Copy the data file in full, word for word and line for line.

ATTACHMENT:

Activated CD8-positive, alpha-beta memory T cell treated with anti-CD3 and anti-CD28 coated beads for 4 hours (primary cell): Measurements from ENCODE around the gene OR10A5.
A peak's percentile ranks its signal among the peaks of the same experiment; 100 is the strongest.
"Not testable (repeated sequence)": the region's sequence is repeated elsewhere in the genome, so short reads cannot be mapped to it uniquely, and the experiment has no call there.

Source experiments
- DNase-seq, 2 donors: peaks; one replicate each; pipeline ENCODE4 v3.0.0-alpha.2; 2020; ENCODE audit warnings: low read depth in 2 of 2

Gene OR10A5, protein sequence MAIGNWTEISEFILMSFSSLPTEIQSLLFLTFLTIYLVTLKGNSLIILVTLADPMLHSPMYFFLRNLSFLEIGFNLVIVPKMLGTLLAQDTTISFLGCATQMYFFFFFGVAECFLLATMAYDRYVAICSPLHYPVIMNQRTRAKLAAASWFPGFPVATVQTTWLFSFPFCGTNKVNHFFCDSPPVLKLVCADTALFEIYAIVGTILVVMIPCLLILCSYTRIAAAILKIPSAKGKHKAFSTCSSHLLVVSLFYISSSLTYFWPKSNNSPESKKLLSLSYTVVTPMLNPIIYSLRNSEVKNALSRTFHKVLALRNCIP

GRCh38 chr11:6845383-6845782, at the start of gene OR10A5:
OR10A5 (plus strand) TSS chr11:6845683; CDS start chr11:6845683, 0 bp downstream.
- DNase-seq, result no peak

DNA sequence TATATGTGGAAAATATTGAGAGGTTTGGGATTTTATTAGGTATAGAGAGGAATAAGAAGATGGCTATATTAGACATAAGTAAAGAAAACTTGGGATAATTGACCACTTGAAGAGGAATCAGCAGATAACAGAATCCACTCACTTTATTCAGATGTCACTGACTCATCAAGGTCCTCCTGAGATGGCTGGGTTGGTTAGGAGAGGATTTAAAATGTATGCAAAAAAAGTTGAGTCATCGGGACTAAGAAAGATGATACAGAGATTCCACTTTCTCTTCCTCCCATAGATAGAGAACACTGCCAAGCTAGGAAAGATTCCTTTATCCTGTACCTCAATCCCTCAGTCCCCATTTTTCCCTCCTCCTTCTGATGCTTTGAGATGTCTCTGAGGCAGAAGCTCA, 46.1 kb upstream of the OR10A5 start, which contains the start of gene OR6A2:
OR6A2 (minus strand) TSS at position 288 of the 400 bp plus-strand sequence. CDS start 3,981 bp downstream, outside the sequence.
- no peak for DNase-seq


Activated CD8-positive, alpha-beta memory T cell treated with anti-CD3 and anti-CD28 coated beads for 4 hours (primary cell): Measurements from ENCODE around the gene OR10A5.
A peak's percentile ranks its signal among the peaks of the same experiment; 100 is the strongest.
"Not testable (repeated sequence)": the region's sequence is repeated elsewhere in the genome, so short reads cannot be mapped to it uniquely, and the experiment has no call there.

Source experiments
- DNase-seq, 2 donors: peaks; one replicate each; pipeline ENCODE4 v3.0.0-alpha.2; 2020; ENCODE audit warnings: low read depth in 2 of 2

Gene OR10A5, protein sequence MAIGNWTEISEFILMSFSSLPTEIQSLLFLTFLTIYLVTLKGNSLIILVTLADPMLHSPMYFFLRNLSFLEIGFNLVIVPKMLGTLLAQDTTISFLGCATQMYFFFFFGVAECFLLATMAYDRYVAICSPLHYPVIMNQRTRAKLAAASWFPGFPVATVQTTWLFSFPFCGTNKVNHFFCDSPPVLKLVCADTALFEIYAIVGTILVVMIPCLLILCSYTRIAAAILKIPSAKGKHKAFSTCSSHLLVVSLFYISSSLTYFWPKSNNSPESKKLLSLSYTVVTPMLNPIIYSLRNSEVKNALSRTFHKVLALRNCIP

GRCh38 chr11:6845383-6845782, at the start of gene OR10A5:
OR10A5 (plus strand) TSS chr11:6845683; CDS start chr11:6845683, 0 bp downstream.
- DNase-seq, result no peak

DNA sequence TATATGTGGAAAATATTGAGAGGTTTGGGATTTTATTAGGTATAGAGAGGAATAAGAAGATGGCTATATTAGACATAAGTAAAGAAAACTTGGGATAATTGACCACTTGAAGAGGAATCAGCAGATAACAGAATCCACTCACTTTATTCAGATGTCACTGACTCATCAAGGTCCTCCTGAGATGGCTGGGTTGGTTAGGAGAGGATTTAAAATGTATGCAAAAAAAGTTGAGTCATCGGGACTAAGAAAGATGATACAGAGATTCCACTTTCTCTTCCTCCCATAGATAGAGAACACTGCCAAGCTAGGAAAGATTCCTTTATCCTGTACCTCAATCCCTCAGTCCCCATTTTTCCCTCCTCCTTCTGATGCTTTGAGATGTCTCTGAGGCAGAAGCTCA, 46.1 kb upstream of the OR10A5 start, which contains the start of gene OR6A2:
OR6A2 (minus strand) TSS at position 288 of the 400 bp plus-strand sequence. CDS start 3,981 bp downstream, outside the sequence.
- no peak for DNase-seq